Konark Sikka former intern with IFPRI-South Asia office
Despite small land holding, agriculture’s falling share in national income, and limited scope of transfer of labor to non-farm sectors, agriculture still plays a significant role towards food security and poverty reduction. A recent IFPRI discussion paper on Agricultural Diversification and Poverty in India looks into hypothesis and assesses options for improving the outcomes of the farmers through crop diversification into high-value crops (HVCs) that boost incomes, generates employment, and reduce poverty. The estimates in the paper show that over 5 percent reduction in farm poverty in India can be achieved through crop diversification.
Overall, about 22 percent of farm households in India grow at least one HVC crop. In this study, the authors use Generalized Propensity Score Matching and Dose Response Functions to establish ranges within which crop diversification would effectively reduce poverty. The authors suggest that for marginal farmers, the allocation of land towards cultivation of HVCs needs to rise from the current rate of 39 to around 50 percent, in order to pull such farmers out of poverty. Expectedly, larger the land size, a smaller proportion of land allocated to high value crops is needed for this purpose. However, increasing area need not be the only option with marginal farmers, since there often is an inverse relationship between farm size and productivity.
In moving towards HVCs, small and marginal farmers face several constraints such as lack of access to credit, input, seeds, high yielding varieties, technology and information, and limited markets in rural areas. For marketing their produce in urban areas they have to bear additional costs for transporting.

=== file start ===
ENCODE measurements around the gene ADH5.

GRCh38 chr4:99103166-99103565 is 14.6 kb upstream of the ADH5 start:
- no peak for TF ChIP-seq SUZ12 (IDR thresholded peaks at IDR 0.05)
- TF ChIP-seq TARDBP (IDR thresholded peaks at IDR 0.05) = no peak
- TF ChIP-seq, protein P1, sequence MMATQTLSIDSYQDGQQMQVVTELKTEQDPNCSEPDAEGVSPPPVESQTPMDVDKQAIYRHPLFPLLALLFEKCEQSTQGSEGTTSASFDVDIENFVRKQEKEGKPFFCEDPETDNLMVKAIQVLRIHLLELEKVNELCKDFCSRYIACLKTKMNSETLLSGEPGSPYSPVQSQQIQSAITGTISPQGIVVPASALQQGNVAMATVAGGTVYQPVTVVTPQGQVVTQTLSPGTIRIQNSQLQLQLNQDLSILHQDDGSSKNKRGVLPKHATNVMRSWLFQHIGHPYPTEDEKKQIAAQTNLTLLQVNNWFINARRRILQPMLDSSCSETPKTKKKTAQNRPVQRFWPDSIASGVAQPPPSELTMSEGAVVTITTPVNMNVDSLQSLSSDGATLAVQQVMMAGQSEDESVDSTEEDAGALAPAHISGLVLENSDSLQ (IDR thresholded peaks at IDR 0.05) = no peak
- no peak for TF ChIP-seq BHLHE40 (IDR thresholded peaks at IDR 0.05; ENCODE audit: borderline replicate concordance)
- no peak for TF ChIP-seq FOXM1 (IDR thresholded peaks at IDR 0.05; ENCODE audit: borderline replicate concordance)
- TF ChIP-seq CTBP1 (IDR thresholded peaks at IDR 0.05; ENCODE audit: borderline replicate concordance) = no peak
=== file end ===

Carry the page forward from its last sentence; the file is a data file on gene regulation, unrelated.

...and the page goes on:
Studies reveal that, with rise in income, urbanization, consumers preferences are shifting from cereals towards high value produce. With a rise in demand of HVC there is potentially a transformational shift of the agri-food marketing system that would involve movement towards vertical coordination away from spot markets. Vertical coordination would be needed to improve access to inputs, services, and output markets, and a reduction in marketing and transaction costs.
The authors conclude that diversifying crops with the cultivation of more high value commodities, which have a growing market in the urban areas of the country, could provide farmers with the much needed extra income. Contract farming will help in connecting small holder farmers in the supply chains that would enhance their livelihood. Further they add, with better infrastructure and improved supply chain coordination, the same increase in income could also be achieved with lower levels of diversification.